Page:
High-End: Microsoft Surface Pro 4
The latest iteration of the Surface Pro makes some big strides, and distances itself from the competition even further. There have actually been quite a few Surface Pro clones released this year, but it’s going to be a tall task to overcome the incumbent. Pretty much all of the issues with the last generation Surface Pro 3, which was already a great device, have been sorted out with the new model. The processor is now the latest generation Skylake, with options up to the Core i7-6650U with Iris Pro graphics, and if you want fanless, the base model is a Core m3-6Y30. System memory starts at 4 GB, but you can get up to 16 GB on the higher end versions. Storage is now PCIe NVMe with 128 GB as the base offering, and up to a whopping 1 TB is going to be available soon. One issue with the Surface Pro 3 was that it had a tendency to throttle under heavy load, but the new cooling system in the Surface Pro 4 fixes that too. The display in the latest model is a fantastic 267 pixels per inch, with a 3:2 aspect ratio. Even more, the new type cover improves the typing experience immensely, and the larger, smoother, trackpad is now on par with good notebooks. The Surface Pro 4 starts at $899, with prices going way up from there depending on options. It’s not inexpensive, but the Surface Pro 4 delivers.
Notebook first: 360 degree hinge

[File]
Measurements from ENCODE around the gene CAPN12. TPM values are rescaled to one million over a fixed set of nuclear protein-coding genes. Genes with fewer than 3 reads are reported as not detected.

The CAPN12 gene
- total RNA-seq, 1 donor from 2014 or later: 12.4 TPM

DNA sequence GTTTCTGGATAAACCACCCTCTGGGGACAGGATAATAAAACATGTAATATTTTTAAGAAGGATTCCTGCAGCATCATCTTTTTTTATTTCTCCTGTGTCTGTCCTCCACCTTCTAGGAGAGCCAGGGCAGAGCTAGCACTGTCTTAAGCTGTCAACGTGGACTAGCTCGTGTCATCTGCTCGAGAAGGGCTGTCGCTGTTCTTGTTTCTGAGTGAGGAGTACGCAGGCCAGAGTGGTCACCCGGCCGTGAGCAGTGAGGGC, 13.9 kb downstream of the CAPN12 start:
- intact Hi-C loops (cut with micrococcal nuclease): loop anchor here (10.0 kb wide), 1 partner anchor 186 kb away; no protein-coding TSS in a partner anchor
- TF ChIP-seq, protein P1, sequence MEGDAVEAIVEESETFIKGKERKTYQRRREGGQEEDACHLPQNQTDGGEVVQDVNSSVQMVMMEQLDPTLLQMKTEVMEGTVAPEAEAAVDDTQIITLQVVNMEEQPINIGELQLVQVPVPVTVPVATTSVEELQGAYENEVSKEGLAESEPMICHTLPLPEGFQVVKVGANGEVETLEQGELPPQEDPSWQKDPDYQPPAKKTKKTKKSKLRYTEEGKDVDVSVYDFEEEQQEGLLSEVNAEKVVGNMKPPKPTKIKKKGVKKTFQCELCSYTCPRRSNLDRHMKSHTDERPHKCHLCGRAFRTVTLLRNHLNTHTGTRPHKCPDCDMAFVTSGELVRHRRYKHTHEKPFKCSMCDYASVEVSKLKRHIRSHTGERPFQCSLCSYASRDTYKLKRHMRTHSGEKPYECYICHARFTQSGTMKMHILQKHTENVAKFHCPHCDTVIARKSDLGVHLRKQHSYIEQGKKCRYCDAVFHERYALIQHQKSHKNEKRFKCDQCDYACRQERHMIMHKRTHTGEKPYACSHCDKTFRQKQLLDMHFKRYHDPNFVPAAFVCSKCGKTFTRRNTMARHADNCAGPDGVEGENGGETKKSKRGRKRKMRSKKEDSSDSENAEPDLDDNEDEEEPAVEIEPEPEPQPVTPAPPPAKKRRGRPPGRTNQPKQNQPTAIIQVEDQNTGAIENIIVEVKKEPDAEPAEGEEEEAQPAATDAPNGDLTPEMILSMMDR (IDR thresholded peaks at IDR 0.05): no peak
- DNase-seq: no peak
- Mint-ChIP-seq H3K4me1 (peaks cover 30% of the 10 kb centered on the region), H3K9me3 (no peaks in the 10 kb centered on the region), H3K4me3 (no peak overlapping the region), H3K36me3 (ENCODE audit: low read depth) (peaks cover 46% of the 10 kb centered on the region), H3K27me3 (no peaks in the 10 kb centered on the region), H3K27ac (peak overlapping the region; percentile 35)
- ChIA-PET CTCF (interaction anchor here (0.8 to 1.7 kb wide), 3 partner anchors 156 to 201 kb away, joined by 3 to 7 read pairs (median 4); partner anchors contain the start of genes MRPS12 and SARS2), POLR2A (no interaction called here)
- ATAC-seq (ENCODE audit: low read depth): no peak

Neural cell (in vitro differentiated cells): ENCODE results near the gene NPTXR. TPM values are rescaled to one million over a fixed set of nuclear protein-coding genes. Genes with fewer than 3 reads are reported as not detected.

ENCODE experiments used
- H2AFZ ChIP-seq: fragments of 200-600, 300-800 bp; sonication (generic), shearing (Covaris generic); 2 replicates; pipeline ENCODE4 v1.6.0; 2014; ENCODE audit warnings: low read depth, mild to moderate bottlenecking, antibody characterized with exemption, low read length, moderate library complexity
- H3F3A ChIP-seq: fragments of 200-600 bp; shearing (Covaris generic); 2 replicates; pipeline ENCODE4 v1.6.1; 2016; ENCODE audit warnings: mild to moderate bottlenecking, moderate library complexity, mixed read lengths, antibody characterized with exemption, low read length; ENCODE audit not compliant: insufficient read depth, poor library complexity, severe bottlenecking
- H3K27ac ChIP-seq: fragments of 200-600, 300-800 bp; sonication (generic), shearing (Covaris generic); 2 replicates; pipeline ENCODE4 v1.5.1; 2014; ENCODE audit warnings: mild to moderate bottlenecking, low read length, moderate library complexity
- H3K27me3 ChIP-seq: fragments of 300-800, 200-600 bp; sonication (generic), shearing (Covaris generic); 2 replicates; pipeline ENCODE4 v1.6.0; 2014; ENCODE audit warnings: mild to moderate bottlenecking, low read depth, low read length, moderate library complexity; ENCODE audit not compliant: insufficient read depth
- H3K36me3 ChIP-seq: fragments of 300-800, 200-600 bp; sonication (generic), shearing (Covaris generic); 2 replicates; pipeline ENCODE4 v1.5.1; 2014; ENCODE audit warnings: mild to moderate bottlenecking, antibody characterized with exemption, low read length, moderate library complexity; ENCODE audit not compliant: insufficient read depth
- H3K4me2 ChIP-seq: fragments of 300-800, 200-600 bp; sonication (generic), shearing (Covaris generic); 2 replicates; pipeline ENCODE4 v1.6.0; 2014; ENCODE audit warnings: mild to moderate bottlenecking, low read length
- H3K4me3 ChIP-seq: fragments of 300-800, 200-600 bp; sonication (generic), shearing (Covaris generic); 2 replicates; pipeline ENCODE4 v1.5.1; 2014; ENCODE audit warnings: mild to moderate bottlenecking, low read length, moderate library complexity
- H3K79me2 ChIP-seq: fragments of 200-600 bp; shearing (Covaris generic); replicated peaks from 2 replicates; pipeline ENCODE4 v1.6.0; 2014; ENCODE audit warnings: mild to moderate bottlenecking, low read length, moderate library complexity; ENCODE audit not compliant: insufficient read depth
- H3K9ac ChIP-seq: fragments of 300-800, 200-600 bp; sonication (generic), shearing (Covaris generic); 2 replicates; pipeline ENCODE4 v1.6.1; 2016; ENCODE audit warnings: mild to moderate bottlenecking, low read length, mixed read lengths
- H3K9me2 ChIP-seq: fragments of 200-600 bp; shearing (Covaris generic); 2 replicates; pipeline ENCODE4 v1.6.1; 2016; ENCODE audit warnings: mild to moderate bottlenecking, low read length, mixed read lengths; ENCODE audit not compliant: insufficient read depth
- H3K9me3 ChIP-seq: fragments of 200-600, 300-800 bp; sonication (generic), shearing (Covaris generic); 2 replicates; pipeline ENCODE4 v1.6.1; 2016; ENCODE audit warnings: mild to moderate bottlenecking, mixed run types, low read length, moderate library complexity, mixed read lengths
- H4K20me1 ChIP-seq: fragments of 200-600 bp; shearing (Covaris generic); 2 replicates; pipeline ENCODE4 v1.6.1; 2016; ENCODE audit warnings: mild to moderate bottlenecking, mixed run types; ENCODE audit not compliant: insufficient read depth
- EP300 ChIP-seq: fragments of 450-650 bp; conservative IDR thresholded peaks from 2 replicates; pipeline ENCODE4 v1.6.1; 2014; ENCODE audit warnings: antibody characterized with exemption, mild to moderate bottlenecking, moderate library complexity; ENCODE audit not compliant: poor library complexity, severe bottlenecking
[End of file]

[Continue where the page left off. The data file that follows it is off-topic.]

14-inch with optional NVIDIA Graphics: Lenovo Yoga 700
Lenovo’s Yoga was the original 360-degree hinge laptop, and it adds a lot of functionality over a traditional notebook by being able to couple touch with the hinge. You gain access to not only the tablet mode, but also tend and stand modes. For late 2015, Lenovo has refreshed the lineup and the Yoga 700 makes our list. It’s a 14-inch notebook, but it packs Skylake processors and even an optional NVIDIA GT 940M GPU inside. The display is a reasonable 1920x1080, which of course includes multi-touch. The Yoga 700 loses out on the weight and thickness battle with Lenovo’s higher end models, but it makes up for that in price. The 3.5 lb notebook starts at just $770 with a Core i5-6200U, and for $900 you can get the Core i7-6500U with double the storage (256 GB vs 128 GB on the base) as well as the GT 940M GPU.
Buy the Lenovo Yoga 700 on Lenovo.com
Beautiful aluminum design: HP Spectre x360
HP released their own version of a convertible notebook this year with the release of the HP Spectre x360. They have recently refreshed it to include Skylake processors too. The HP offers great battery life, as well as a beautiful aluminum finish. The trackpad is enormous, with a much wider model than most devices offer. Although we have not had a chance to review the Spectre, I’ve been using one since April and the build quality is top notch. The HP has a great keyboard too, although I’m not a fan of silver keys with white backlighting since they get washed out in any sort of lighting. The base model offers a 1920x1080 display, and you can also get a 2560x1440 model as well. I would likely stick with the 1080p model for battery life reasons, and the base display is quite good. HP doesn’t break the bank either with their nicely crafted convertible. The HP Spectre x360 starts at just $799 with a Core i5-6200U, 8 GB of memory, and 128 GB of storage.
Buy the HP Spectre x360 on HP.com
High resolution and amazing hinge: Lenovo Yoga 900